University of Otago - Te Whare Wānanga o Otāgo University of Otago Functional Classification Scheme

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Classification Elements

You can see from the following examples that you would still be naming your records/files/folders just as you were before, but that there is now a hierarchy at the higher levels to determine where your files and folders of information ‘fit’ within the organisation as a whole in terms of the function and activity that is being performed.

Organisational-BasedFunction - Activity
Divisional BoardOperational Management – Operational Committees – Divisional Board
University of AucklandPublic Affairs & Communication – Relationship Management – NZ Tertiary Institutions - University of Auckland
Departmental ReviewsAudit & Quality Management – Quality Improvement – Administrative & Academic Reviews – Departmental Review
ConferencesHuman Resources – Staff Development & Performance – Conferences
VisitsPublic Affairs & Communication – Events & Ceremonies – Visits
Lecture TimetablesAcademic Programme Management – Course Administration – Timetabling
Examination ResultsAcademic Programme Management – Student Assessment – Results
Financial AuditAudit & Quality Management – External Audits – Financial Audit
Research Grant Funding

Financial Management – External Revenue - by name, e.g.: Marsden, for use by Financial Services Division

Research Management – Funding Administration - by name of funding body, use for applications, correspondence etc

Schools Open DaysStudent Administration – Student Recruitment – School Visits






What is a Classification Scheme?

A Classification Scheme (also known as a file plan) organises information into logical groups.  It is used to describe and organise both electronic files and paper files.







Why do we need an organisation-wide Classification Scheme?

A classification scheme:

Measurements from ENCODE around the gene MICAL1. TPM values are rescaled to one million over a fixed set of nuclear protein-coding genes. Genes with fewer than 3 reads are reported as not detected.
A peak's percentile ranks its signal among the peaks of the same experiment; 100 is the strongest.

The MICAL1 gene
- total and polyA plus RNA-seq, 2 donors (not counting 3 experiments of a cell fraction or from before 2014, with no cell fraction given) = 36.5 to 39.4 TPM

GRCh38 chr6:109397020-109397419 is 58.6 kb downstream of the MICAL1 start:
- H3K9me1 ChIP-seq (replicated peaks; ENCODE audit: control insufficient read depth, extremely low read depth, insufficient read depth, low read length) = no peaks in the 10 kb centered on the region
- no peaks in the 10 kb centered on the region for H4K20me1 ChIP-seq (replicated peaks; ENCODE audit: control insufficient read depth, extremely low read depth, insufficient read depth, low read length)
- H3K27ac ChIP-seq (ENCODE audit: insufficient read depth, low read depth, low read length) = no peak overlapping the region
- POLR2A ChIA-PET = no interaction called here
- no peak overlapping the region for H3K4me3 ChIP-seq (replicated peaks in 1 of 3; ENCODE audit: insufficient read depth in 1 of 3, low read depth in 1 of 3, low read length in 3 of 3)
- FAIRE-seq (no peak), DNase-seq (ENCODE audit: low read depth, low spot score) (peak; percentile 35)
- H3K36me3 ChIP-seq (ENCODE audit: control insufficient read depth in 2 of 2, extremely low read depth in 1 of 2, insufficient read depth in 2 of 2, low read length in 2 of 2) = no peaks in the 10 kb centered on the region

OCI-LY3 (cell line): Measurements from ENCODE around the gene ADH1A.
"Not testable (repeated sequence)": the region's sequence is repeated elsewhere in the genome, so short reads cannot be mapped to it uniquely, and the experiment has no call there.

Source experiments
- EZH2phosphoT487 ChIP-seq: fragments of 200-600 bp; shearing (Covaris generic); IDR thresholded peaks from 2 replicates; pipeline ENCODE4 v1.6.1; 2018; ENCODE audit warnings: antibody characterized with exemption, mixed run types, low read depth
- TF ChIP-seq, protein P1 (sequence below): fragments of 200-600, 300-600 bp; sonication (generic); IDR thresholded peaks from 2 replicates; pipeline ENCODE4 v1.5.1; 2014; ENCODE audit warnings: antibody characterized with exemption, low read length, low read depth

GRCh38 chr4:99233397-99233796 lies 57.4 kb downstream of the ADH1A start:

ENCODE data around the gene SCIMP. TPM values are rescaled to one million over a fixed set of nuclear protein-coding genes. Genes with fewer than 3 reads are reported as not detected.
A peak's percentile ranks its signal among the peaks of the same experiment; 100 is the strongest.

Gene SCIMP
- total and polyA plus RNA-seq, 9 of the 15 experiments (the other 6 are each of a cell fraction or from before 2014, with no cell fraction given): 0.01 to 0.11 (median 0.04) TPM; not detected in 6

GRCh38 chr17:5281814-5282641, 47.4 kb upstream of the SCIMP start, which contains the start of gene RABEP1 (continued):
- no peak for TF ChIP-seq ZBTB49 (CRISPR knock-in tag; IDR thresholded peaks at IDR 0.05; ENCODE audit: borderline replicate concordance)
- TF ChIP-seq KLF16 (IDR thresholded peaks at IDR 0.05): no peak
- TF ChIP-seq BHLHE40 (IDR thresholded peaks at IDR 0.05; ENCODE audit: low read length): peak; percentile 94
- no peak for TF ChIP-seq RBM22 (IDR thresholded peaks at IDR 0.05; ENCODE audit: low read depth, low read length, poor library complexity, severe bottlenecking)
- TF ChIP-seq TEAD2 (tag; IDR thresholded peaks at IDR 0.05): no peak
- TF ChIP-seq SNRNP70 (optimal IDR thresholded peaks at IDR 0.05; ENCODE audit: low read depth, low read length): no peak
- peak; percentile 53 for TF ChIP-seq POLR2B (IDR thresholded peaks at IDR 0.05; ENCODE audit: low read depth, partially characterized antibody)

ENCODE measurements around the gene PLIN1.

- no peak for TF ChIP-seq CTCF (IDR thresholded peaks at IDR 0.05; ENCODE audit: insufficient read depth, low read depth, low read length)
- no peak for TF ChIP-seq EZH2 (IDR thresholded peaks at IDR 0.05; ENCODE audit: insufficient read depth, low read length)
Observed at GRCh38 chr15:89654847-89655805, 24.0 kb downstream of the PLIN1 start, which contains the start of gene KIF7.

• Improves search and retrieval times for information
  • Captures and structures information for use and reuse
  • Reduces duplication
  • Links records to the General Disposal Authority to enable us to assign and control retention periods
  • Provides context about a record or groups of records, especially in an electronic environment
  • Provides consistent description and categorisation of records across paper and electronic formats
  • Provides links between records that originate from the same or related activities
  • Determines where a record should be placed in a larger aggregation of records
  • Helps us to assign and control access rights to groups of records

The classification scheme will provide a central strand across the University both in terms of bringing together different locations (multiple campus sites across NZ) and different formats (paper and electronic); it attempts to present a central point of reference within a much decentralised environment.








Why does the Classification Scheme look like this?

On the whole, the university uses organisational-based classification schemes, i.e. schemes based on the divisions, departments or faculties of the university as described by the Organisational Chart because it is a very familiar and recognisable structure to end users. Under this type of scheme, titles for files and folders are often derived from the organisational unit in which they were created, with little or no thought as to where these records “fit” into the organisation as a whole.